A recent review of Tuscany for Foodies caught my attention. The reader evidently thought that there should be more resources listed. Fair enough. But then again, when you make a list of fine restaurants, you can’t list all the restaurants in your targeted geographical area—or even a majority. If you are advising people where to go to get great food, food that is a cut above the rest, it follows that you need to be very selective. (Doesn’t it?)
In any case, I went looking around for comparisons. It turns out that Tuscany is just about the same size as the state of New Jersey. That is to say that Tuscany’s 8,880 square miles compare quite favorably to New Jersey’s 8,722 square miles.
Now, joking aside, I suspect that you can find some mighty good food in New Jersey. I haven’t come across the total number of restaurants in New Jersey, but I can tell you that njrestaurants.com, a site that calls itself a directory and tries to list all New Jersey Restaurants (but obviously doesn’t), lists 162—if I’m adding correctly. Zagat, which tries to list only the ones that are worth eating at if you’re really serious about food, lists 33 New Jersey restaurants worth considering. So, if I were being as selective as Zagat on a restaurants per square mile basis, I’d only list 33 eating establishments in Tuscany. Tuscany for Foodies has over 130 listings.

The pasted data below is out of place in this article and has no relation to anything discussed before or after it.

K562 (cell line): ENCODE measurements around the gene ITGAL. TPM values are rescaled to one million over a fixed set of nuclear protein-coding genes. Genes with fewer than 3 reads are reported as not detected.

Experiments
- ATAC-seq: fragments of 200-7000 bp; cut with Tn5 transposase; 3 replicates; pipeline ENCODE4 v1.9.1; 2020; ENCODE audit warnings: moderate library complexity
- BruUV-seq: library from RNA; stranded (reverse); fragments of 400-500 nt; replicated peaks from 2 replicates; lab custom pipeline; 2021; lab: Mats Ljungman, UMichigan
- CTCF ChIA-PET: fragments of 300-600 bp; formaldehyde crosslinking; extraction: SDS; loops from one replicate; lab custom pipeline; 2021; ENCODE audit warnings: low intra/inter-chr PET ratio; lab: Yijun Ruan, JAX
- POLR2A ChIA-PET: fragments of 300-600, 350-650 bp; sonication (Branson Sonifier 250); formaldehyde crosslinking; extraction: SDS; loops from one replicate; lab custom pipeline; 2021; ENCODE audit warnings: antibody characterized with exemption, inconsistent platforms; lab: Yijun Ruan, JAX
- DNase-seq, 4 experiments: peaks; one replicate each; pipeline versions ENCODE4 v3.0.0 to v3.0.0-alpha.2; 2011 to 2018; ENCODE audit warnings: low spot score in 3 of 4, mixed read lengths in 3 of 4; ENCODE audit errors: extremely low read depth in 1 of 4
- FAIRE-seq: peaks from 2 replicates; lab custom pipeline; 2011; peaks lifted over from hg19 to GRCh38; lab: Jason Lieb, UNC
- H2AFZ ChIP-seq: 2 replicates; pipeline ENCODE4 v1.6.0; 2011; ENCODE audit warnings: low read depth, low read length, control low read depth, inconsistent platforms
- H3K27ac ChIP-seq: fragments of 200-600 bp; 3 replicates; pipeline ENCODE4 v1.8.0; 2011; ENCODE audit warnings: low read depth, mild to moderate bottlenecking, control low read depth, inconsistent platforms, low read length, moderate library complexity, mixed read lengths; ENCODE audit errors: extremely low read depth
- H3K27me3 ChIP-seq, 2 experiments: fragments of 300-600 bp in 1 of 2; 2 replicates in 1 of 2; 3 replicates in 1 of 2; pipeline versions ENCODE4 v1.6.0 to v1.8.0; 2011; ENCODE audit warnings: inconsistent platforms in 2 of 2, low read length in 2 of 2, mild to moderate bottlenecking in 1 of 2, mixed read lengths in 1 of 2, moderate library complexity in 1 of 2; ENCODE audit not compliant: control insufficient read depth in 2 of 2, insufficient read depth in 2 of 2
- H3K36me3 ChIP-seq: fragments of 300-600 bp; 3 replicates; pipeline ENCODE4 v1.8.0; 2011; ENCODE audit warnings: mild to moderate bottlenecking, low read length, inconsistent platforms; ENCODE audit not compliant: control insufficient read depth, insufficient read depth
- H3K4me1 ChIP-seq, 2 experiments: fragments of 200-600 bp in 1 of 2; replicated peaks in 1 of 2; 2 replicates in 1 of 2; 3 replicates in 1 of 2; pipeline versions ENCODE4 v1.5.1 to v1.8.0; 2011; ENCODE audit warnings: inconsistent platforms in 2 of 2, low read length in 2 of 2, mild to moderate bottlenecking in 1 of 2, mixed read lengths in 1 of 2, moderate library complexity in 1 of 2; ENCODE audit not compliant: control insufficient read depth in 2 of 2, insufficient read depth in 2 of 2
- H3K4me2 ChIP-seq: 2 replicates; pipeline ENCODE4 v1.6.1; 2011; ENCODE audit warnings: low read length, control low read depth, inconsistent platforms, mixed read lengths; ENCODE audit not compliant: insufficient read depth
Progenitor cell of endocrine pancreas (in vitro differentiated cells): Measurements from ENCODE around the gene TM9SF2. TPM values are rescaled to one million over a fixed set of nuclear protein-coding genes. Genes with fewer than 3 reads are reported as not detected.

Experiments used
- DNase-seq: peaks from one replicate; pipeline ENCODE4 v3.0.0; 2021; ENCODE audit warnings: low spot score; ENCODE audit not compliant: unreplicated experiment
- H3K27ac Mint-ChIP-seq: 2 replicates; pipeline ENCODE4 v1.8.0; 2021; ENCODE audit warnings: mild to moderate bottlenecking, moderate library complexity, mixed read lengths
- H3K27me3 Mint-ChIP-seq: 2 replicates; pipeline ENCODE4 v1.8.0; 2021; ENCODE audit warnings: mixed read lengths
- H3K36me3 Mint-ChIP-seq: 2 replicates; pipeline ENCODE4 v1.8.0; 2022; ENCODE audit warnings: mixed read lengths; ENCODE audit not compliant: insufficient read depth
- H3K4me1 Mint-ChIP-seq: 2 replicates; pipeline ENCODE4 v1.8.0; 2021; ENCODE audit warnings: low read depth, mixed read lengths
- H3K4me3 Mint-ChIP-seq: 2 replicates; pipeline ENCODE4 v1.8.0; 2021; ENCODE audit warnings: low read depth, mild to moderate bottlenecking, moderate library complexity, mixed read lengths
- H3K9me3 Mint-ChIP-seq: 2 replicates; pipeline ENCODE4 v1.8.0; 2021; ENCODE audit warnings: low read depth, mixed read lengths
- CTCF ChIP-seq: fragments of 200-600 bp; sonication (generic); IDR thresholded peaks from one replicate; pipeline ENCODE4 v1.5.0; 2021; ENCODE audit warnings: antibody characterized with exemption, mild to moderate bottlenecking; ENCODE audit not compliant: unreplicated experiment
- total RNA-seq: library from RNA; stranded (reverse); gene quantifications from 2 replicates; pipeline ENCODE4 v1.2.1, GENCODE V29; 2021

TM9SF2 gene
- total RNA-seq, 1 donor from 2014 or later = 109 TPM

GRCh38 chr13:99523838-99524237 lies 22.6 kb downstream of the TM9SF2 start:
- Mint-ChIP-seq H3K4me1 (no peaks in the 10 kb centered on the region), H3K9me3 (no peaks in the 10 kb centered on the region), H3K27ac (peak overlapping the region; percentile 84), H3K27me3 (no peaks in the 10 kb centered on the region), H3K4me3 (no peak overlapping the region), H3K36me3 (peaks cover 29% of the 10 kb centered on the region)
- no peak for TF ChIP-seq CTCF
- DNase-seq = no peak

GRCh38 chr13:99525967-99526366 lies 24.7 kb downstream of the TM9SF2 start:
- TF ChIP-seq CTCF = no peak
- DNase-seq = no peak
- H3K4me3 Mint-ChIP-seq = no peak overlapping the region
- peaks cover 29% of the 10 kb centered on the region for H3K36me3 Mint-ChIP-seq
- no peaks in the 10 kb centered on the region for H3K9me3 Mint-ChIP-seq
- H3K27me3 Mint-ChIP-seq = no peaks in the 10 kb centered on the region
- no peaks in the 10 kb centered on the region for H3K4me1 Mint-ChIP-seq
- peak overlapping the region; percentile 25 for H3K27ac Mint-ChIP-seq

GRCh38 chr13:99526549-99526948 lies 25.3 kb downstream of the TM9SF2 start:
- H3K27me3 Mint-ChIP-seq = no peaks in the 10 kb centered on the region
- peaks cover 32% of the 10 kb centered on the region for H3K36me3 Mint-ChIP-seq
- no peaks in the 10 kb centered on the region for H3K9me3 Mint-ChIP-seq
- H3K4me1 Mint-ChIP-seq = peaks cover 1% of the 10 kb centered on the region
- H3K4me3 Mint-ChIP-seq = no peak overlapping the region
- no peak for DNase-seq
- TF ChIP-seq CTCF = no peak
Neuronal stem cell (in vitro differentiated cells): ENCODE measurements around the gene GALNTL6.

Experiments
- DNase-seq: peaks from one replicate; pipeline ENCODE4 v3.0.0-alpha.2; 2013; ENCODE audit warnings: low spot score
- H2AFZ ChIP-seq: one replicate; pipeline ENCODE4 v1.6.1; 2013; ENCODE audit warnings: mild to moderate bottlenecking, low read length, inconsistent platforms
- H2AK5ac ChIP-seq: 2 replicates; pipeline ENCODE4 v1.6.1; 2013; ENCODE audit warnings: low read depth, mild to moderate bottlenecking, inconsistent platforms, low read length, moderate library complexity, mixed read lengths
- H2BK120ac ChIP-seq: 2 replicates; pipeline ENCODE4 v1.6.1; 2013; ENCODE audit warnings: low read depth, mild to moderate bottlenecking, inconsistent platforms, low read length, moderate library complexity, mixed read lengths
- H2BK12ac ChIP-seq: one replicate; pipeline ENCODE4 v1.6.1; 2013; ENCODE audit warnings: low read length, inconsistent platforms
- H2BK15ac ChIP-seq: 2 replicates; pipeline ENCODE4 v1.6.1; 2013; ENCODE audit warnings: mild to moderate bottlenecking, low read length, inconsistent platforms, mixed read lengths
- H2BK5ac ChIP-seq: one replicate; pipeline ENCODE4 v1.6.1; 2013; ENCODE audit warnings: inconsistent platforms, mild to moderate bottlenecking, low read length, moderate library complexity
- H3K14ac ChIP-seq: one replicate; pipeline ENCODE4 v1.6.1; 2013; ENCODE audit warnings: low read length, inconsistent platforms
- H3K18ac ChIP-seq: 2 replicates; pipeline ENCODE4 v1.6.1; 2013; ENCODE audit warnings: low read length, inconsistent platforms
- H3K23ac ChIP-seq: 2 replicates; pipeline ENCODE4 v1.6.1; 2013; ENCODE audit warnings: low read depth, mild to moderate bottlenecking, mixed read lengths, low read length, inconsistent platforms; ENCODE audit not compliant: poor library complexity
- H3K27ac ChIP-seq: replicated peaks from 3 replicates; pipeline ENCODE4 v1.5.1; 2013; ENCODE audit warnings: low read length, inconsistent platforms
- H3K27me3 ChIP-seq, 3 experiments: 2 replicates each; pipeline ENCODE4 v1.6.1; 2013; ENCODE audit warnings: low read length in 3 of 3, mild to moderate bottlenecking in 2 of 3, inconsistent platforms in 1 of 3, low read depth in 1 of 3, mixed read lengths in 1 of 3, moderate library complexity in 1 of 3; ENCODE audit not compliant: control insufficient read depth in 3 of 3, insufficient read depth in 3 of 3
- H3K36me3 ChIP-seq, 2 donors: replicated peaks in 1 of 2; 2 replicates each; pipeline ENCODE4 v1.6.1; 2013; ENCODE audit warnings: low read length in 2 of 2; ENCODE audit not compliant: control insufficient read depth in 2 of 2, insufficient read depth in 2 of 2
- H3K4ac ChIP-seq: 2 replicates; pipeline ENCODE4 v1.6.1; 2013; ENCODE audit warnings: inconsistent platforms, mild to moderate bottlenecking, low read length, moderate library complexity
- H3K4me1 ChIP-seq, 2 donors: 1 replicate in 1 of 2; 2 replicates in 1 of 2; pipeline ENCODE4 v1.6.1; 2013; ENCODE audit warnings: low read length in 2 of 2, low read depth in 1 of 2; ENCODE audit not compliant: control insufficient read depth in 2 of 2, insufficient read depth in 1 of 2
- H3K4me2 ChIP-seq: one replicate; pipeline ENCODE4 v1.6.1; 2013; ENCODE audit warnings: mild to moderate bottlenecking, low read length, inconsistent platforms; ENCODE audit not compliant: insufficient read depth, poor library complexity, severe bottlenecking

That seems like a lot. It seems to me that one has the same problem with selection criteria as restaurant owners do with quantity of food. There will always be folks for whom absolute quantity beats quality every darn time. But there is a difference between a gourmet (foodie in modern terms) and a glutton; who you cater to determines your course of action. A directory of all restaurants in Tuscany would be of little use; all a person would have to do is to drive into any decent sized town and stop the car in front of someplace to eat, an exercise that I have little doubt would result in a higher frequency of pleasurable experiences in Tuscany than in New Jersey, but perhaps I am prejudiced by all this stewed wild boar and inexpensive wine.
So how many eating experiences would warrant being listed in a guide to Tuscany? Would you favor a large directory of “decent places” or a smaller list of vetted restaurants whose owners who care deeply about what they put on the plate? You can reply on our Facebook page, if you’re interested in furthering the debate.
(The reader also thought that the listings were ad-driven. I have no idea where that idea comes from. Have you ever seen a small, local place like the Lunigiana’s Spino Fiorito advertised anywhere? Or even a bigger place?)